House debates

Wednesday, 25 October 2017


Puffing Billy Railway, Horatio Jones's House

7:35 pm

Photo of Jason WoodJason Wood (La Trobe, Liberal Party) Share this | | Hansard source

Mr Deputy Speaker Vasta, as an avid trainspotter you'll be greatly interested in my speech regarding Puffing Billy Railway. Puffing Billy, Australia's foremost tourist railway, is located in my electorate of La Trobe and is one of the most popular steam heritage railways in the world. It was completed in 1900. The original intention was that the line would run from Upper Ferntree Gully Station and serve the local farming and timber communities. It was one of five narrow-gauge lines that were opened around the beginning of the 20th century by Victorian Railways. Puffing Billy stopped running in 1953 after a landslide blocked the line between Selby and Menzies Creek, and was formally closed in 1954.

However, in 1955, the Puffing Billy Preservation Society was formed to reopen the line and keep it running indefinitely, and since then it has been kept in operation largely due to the efforts of society volunteers. We thank them so much for their vision and passion to keep the iconic Puffing Billy going. The society aims to preserve and restore the line as near as possible to how it was in the first three decades of its existence, with particular emphasis on the early 1920s. There are now 400 incredible volunteer members of the preservation society, ably directed by John Robinson and the members of the Puffing Billy board of management. I congratulate John, his board of management and the volunteers. It's always so nice to go out there and be greeted by the volunteers. They do such a wonderful job when it comes to greeting tourists who go there each day.

Nearly eight million international visitors come to Australia each year, and an increasing number of those visitors are beating a path to my electorate of La Trobe, in particular to experience the delights of Puffing Billy and the Dandenong Ranges. This iconic attraction has experienced an increase in the number of international passengers by an incredible 65 per cent over the past two years. Most trains start from Belgrave station and travel to Lakeside in Emerald.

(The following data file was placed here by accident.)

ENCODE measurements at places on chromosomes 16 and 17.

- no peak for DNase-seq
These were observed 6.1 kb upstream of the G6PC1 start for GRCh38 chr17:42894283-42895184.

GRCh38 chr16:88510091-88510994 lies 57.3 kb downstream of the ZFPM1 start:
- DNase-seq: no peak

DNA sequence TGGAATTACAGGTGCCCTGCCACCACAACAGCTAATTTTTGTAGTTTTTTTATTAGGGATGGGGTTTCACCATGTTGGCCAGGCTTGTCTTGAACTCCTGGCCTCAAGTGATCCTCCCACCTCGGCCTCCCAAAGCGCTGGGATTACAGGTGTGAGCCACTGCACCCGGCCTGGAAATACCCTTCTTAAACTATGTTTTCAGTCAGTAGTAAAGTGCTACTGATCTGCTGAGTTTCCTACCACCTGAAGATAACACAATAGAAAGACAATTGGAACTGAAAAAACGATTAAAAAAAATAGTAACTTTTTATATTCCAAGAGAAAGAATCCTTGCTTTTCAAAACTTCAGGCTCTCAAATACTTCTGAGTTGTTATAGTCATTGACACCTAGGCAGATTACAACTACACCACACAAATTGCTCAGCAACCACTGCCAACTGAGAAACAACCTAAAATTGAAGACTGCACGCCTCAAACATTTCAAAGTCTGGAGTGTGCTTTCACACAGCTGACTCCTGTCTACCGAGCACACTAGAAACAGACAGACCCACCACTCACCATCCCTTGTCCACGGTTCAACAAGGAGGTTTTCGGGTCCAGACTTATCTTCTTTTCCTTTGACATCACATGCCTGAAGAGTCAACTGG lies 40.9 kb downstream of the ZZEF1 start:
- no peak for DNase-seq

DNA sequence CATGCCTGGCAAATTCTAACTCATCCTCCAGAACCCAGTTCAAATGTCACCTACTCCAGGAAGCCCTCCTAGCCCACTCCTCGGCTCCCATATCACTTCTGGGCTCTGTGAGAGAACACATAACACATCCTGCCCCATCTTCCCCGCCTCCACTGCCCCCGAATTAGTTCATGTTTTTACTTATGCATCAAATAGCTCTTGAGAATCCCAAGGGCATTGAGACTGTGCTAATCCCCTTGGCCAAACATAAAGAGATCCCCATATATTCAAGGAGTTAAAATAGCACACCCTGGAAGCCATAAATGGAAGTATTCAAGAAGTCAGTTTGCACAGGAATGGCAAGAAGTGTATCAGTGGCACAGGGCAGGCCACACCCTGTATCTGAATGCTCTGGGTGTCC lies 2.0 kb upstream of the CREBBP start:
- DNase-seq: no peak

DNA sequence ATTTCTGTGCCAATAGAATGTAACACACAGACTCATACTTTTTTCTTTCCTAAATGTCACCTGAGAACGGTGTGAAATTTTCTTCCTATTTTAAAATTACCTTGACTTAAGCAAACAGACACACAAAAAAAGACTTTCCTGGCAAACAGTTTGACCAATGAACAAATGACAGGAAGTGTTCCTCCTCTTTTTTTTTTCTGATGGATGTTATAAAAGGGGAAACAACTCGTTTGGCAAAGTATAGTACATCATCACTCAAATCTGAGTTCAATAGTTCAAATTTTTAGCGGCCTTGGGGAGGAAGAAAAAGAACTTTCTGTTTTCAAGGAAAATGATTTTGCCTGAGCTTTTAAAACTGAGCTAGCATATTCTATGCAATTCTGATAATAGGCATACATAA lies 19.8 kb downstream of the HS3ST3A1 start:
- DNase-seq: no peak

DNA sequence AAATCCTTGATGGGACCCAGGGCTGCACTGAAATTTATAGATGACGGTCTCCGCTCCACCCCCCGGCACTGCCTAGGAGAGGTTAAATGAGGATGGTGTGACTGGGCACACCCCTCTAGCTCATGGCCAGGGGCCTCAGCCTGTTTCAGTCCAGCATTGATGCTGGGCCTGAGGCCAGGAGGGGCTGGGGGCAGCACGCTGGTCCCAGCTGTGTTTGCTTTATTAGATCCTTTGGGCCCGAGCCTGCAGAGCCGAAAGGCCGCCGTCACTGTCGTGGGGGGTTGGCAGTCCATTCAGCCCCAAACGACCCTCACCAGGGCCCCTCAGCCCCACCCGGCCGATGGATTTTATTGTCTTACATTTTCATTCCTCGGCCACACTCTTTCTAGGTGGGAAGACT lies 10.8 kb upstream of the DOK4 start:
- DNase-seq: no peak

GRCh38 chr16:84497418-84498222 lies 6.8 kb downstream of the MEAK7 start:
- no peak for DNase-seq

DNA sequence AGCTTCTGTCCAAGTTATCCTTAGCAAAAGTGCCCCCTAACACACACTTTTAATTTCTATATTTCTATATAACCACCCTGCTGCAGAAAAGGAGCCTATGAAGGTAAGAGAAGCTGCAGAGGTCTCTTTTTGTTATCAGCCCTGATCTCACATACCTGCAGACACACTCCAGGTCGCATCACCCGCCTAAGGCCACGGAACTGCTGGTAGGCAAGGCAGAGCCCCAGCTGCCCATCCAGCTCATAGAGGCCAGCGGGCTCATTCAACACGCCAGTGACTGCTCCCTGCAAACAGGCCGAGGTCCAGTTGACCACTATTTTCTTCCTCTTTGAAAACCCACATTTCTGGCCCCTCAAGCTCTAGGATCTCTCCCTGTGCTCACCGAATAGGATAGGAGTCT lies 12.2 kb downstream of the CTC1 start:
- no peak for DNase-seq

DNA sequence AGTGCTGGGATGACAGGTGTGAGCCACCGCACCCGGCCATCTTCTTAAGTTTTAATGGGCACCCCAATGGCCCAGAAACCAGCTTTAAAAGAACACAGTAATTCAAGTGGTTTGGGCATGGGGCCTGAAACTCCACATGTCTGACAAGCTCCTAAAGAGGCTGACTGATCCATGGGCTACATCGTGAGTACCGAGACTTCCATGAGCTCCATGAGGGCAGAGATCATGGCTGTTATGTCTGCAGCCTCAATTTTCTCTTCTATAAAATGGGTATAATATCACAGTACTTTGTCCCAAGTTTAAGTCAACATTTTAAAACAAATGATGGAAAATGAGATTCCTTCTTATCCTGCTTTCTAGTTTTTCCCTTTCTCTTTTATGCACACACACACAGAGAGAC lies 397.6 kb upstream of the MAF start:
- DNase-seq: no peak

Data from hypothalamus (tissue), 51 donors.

When passengers alight at Lakeside in summer or on a nice day, there is a fantastic walk around Emerald Lake and there are so many things for children to do. However, in inclement weather it is very tough for people. When they get off at Lakeside they just stand in the rain; that's pretty much what happens. Hence the decision to build the Puffing Billy Railway discovery centre, with a $5.5 million project announced in the lead-up to the 2016 election. I sincerely want to thank the Prime Minister, Malcolm Turnbull. We all had a fantastic day upon that announcement; I think it was one of his more enjoyable occasions during the election campaign. It was great to see all those volunteers at Puffing Billy and the excitement about this $5.5 million of funding. In total, I believe, the project will cost $15 million.

The discovery centre will enhance visitor enjoyment of Puffing Billy and will provide orientation and reinforcement of the Puffing Billy experience and place this historic railway in context. The discovery centre will heighten the desire to revisit the railway. All the passengers will receive an entry ticket to the centre as part of their fare. It will include exhibits, audiovisual programs, a railway diorama, a cafe and an auditorium. Exhibits will trace the prehistory of the area, the movement of Aboriginal people through the region, the arrival of Europeans and the impact these changes had. I believe they might even have a bit of the history of Ned Kelly, who actually visited the area of Emerald.

This goes hand in hand with something else I've been working on for a number of years, and that's the national heritage listing of Horatio Jones's house in the Dandenong Ranges. Horatio Jones was a First World War veteran whose guests after the war in his house, which he built out of kerosene tins, included Tom Roberts, Arthur Streeton, Eugene von Guerard and CJ Dennis, who wrote The Sentimental Bloke. I'm trying to get the house a national heritage listing and am working with the shire at Yarra Ranges. It will be part of a ridge walk from Upwey to Montrose. It is a very exciting project, and this is a very exciting time in La Trobe.